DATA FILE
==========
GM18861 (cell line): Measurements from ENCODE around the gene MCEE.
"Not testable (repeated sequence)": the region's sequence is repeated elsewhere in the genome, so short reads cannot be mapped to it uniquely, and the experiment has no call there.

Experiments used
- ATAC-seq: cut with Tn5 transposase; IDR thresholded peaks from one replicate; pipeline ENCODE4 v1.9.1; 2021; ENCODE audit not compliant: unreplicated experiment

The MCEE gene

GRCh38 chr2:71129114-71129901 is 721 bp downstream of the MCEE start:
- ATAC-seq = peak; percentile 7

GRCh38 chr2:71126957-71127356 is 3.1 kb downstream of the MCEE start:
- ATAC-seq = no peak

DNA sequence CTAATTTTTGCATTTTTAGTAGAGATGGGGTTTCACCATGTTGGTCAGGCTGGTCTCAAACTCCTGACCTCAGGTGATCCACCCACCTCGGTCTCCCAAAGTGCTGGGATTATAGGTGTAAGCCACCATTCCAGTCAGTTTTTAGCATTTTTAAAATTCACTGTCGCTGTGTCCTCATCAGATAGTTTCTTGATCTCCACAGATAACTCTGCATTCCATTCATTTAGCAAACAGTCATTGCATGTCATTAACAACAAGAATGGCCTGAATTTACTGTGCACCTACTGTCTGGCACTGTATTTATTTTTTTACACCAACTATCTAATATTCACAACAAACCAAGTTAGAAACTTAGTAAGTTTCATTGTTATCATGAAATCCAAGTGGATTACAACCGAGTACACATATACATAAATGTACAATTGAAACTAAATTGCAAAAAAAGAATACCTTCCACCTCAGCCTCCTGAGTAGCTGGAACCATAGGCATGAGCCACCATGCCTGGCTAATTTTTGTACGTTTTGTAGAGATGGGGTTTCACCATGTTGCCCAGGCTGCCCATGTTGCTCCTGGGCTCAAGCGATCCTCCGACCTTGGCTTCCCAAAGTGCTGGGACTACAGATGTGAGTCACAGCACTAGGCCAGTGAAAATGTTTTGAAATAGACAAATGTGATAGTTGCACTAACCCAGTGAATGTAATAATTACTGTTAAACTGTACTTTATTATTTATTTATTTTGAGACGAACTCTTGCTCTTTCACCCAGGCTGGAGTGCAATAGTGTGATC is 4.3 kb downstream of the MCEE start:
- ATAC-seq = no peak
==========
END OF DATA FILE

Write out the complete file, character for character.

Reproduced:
GM18861 (cell line): Measurements from ENCODE around the gene MCEE.
"Not testable (repeated sequence)": the region's sequence is repeated elsewhere in the genome, so short reads cannot be mapped to it uniquely, and the experiment has no call there.

Experiments used
- ATAC-seq: cut with Tn5 transposase; IDR thresholded peaks from one replicate; pipeline ENCODE4 v1.9.1; 2021; ENCODE audit not compliant: unreplicated experiment

The MCEE gene

GRCh38 chr2:71129114-71129901 is 721 bp downstream of the MCEE start:
- ATAC-seq = peak; percentile 7

GRCh38 chr2:71126957-71127356 is 3.1 kb downstream of the MCEE start:
- ATAC-seq = no peak

DNA sequence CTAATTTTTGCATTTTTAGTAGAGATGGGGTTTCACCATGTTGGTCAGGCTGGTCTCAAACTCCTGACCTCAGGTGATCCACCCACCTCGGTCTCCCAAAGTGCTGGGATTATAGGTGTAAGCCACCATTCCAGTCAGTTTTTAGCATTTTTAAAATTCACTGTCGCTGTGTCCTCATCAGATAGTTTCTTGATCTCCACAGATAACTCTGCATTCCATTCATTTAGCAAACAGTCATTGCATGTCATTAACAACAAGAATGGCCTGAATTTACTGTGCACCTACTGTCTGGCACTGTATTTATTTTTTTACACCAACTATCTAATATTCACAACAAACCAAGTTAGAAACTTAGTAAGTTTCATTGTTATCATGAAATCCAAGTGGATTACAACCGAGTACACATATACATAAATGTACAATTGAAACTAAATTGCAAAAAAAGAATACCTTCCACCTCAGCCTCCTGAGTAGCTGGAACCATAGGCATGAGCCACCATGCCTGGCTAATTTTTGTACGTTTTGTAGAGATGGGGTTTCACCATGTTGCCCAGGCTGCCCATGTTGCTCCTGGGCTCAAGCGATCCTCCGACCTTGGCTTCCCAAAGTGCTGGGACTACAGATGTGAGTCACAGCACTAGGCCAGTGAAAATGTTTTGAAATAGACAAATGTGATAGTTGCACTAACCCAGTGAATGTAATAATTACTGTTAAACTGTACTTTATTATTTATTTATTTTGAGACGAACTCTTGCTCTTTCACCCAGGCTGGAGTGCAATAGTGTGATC is 4.3 kb downstream of the MCEE start:
- ATAC-seq = no peak